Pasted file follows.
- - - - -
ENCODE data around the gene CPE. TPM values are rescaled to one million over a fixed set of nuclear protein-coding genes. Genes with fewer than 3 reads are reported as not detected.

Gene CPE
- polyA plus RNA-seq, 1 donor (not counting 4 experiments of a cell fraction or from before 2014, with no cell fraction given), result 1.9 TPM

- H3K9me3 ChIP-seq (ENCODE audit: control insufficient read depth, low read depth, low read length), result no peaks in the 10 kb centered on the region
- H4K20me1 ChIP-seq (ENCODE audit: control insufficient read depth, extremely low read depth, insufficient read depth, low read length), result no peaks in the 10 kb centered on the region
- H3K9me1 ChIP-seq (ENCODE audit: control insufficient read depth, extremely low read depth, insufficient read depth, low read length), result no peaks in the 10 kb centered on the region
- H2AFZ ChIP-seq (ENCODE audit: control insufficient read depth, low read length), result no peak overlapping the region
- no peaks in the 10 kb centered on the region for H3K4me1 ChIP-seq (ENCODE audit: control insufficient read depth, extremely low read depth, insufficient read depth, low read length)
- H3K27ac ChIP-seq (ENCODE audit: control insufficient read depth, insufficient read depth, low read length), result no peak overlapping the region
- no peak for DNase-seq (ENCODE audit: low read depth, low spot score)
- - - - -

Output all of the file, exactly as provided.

ENCODE data around the gene CPE. TPM values are rescaled to one million over a fixed set of nuclear protein-coding genes. Genes with fewer than 3 reads are reported as not detected.

Gene CPE
- polyA plus RNA-seq, 1 donor (not counting 4 experiments of a cell fraction or from before 2014, with no cell fraction given), result 1.9 TPM

- H3K9me3 ChIP-seq (ENCODE audit: control insufficient read depth, low read depth, low read length), result no peaks in the 10 kb centered on the region
- H4K20me1 ChIP-seq (ENCODE audit: control insufficient read depth, extremely low read depth, insufficient read depth, low read length), result no peaks in the 10 kb centered on the region
- H3K9me1 ChIP-seq (ENCODE audit: control insufficient read depth, extremely low read depth, insufficient read depth, low read length), result no peaks in the 10 kb centered on the region
- H2AFZ ChIP-seq (ENCODE audit: control insufficient read depth, low read length), result no peak overlapping the region
- no peaks in the 10 kb centered on the region for H3K4me1 ChIP-seq (ENCODE audit: control insufficient read depth, extremely low read depth, insufficient read depth, low read length)
- H3K27ac ChIP-seq (ENCODE audit: control insufficient read depth, insufficient read depth, low read length), result no peak overlapping the region
- no peak for DNase-seq (ENCODE audit: low read depth, low spot score)